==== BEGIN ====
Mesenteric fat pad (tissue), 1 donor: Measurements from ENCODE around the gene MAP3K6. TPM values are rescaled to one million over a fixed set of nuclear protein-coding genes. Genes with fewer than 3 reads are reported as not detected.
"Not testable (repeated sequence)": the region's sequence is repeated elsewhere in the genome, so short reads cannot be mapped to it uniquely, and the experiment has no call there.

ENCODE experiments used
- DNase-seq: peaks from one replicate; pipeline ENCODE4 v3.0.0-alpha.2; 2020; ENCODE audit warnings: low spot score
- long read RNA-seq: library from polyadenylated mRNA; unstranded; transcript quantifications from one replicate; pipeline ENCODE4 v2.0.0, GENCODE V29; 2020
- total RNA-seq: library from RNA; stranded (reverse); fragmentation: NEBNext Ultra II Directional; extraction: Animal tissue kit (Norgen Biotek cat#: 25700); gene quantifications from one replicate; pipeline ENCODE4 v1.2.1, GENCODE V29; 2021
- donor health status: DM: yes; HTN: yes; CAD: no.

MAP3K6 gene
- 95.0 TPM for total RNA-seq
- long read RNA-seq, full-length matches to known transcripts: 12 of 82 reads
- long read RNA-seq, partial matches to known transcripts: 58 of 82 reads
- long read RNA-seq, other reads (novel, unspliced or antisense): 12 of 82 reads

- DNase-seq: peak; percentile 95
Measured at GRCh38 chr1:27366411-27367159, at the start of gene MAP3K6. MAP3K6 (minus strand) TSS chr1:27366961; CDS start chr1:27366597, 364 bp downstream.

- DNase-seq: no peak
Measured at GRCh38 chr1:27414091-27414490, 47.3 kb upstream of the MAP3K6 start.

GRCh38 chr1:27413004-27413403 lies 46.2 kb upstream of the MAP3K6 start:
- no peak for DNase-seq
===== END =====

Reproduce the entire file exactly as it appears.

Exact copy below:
Mesenteric fat pad (tissue), 1 donor: Measurements from ENCODE around the gene MAP3K6. TPM values are rescaled to one million over a fixed set of nuclear protein-coding genes. Genes with fewer than 3 reads are reported as not detected.
"Not testable (repeated sequence)": the region's sequence is repeated elsewhere in the genome, so short reads cannot be mapped to it uniquely, and the experiment has no call there.

ENCODE experiments used
- DNase-seq: peaks from one replicate; pipeline ENCODE4 v3.0.0-alpha.2; 2020; ENCODE audit warnings: low spot score
- long read RNA-seq: library from polyadenylated mRNA; unstranded; transcript quantifications from one replicate; pipeline ENCODE4 v2.0.0, GENCODE V29; 2020
- total RNA-seq: library from RNA; stranded (reverse); fragmentation: NEBNext Ultra II Directional; extraction: Animal tissue kit (Norgen Biotek cat#: 25700); gene quantifications from one replicate; pipeline ENCODE4 v1.2.1, GENCODE V29; 2021
- donor health status: DM: yes; HTN: yes; CAD: no.

MAP3K6 gene
- 95.0 TPM for total RNA-seq
- long read RNA-seq, full-length matches to known transcripts: 12 of 82 reads
- long read RNA-seq, partial matches to known transcripts: 58 of 82 reads
- long read RNA-seq, other reads (novel, unspliced or antisense): 12 of 82 reads

- DNase-seq: peak; percentile 95
Measured at GRCh38 chr1:27366411-27367159, at the start of gene MAP3K6. MAP3K6 (minus strand) TSS chr1:27366961; CDS start chr1:27366597, 364 bp downstream.

- DNase-seq: no peak
Measured at GRCh38 chr1:27414091-27414490, 47.3 kb upstream of the MAP3K6 start.

GRCh38 chr1:27413004-27413403 lies 46.2 kb upstream of the MAP3K6 start:
- no peak for DNase-seq